The Caliphate and the Turkish Republic agreed to recognize the formation of the Turkish Republic. Syria was given under French control, and Egypt, Sudan, Iraq, and Palestine were given as British colonies. The straits between the Aegean Sea and the Black Sea, the Bosporus Straits, were declared civilian passage. This was called The Treaty of Lausanne, signed, leading on July 23rd, 1923; modern-day Turkey was created under Mustafa Kemal. This treaty contained 141 articles, signed by Ismet Inonu, a delegate of Mustafa Kemal. National agreements last for 100 years if time is not specified within the treaty.
Turkey used their newfound freedom and their geographical location to their advantage. Another key player with the resources of the Ottomans had emerged, and everyone wanted to do business with them. Ataturk had learned well from the mistakes of the Ottomans. He was not trying to become rich with gold and sit on a throne. He did not want to conquer the world in the name of religion. He tried to control people’s minds with logic and science. He educated them and indoctrinated them with his ideology. In that way, a strong, peaceful secular Turkey was born.
Ataturk’s Turkey was hesitant about joining wars and making allies with other countries. Now all venues of allyship were open. It took Ataturk a while to pick a side in WWII. Finally, in February 1945, Turkey declared war on Germany. Even then, no active soldiers or any other army or medical personnel were given to assist. What the allyship achieved was that Germany no longer had access to the Middle East, and that meant they couldn’t make an Arab alliance.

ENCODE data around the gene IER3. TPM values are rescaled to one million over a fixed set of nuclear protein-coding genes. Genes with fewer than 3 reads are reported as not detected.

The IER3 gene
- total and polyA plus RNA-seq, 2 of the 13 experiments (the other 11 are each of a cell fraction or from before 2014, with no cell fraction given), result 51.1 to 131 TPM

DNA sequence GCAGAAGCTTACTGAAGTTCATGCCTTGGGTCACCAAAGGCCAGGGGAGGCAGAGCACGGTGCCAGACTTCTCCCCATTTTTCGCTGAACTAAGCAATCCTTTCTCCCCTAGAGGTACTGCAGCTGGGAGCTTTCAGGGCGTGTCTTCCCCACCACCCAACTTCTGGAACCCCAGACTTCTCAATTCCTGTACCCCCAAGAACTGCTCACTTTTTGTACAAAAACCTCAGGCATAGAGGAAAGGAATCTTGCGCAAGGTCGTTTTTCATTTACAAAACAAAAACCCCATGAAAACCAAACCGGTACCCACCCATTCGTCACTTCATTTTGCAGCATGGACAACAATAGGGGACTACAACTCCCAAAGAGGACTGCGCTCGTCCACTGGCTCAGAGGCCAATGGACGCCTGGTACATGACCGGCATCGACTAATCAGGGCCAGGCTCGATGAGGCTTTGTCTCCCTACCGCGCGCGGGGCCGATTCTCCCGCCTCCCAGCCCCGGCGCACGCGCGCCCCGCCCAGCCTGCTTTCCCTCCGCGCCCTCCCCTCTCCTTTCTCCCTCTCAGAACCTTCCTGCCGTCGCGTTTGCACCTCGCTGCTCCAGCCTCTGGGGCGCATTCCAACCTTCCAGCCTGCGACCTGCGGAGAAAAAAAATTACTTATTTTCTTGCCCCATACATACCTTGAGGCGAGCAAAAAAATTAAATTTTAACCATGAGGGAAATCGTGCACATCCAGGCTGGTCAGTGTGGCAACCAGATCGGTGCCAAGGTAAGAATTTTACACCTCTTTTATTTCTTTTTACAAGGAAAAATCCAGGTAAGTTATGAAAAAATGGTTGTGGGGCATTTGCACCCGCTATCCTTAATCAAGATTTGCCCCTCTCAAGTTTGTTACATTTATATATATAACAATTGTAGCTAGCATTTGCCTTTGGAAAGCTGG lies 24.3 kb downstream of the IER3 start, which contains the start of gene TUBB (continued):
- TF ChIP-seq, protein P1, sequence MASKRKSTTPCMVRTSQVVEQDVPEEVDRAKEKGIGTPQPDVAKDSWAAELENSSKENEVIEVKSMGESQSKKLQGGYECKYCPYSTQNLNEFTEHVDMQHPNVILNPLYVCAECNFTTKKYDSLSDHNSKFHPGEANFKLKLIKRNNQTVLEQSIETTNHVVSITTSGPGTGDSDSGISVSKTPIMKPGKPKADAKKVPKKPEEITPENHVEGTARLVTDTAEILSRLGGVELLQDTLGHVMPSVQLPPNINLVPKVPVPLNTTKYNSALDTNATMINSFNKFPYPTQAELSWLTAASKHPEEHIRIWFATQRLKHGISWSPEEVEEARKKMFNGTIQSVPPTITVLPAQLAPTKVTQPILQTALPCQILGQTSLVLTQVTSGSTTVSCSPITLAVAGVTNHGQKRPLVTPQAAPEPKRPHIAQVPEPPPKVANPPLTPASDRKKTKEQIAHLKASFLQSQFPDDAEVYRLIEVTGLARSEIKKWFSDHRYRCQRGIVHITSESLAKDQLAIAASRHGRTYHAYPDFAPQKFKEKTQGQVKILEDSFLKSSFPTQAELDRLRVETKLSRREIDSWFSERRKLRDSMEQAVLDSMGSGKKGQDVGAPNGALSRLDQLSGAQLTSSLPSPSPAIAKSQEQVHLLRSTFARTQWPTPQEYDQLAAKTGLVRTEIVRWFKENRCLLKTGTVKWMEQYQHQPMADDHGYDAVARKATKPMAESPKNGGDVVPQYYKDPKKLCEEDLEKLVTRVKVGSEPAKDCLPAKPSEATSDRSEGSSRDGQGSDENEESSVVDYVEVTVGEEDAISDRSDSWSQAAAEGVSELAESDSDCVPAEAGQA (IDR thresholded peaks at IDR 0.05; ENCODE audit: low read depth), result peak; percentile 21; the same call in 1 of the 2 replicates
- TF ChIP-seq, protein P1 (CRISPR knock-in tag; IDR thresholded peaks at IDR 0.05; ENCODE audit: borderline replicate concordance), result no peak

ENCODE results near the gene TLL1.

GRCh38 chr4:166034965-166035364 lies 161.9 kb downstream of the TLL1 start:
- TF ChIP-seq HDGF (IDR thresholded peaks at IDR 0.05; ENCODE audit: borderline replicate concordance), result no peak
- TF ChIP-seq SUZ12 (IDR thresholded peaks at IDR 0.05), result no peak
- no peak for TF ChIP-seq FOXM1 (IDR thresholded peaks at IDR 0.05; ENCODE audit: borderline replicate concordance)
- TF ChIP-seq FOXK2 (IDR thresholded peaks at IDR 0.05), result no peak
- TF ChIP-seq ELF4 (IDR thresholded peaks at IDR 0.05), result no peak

Mustafa Kemal Ataturk was a welcome change and an outstanding leader for bringing Turkey to the world stage in a big way. He brought with him his constitution, Kemalism. Some of the rules and regulations were the separation of state and religion. He used European laws and ways of governing in his lawmaking, such as the Swiss code of law, which thrust women forward.
That was something completely foreign for a segregated society in the 20th century. It was nationalism with a hint of socialism. Kemalists didn’t recognize any class, dynasty, or family. Everyone works for the nation. There is no individual or family; the state looks after you and all your affairs. Also, not everyone is fit to rule, so the select few make decisions for those deemed incapable by the state. Despite the backlash or complaints from his opponents, he did not budge or bend any of his rules until his death.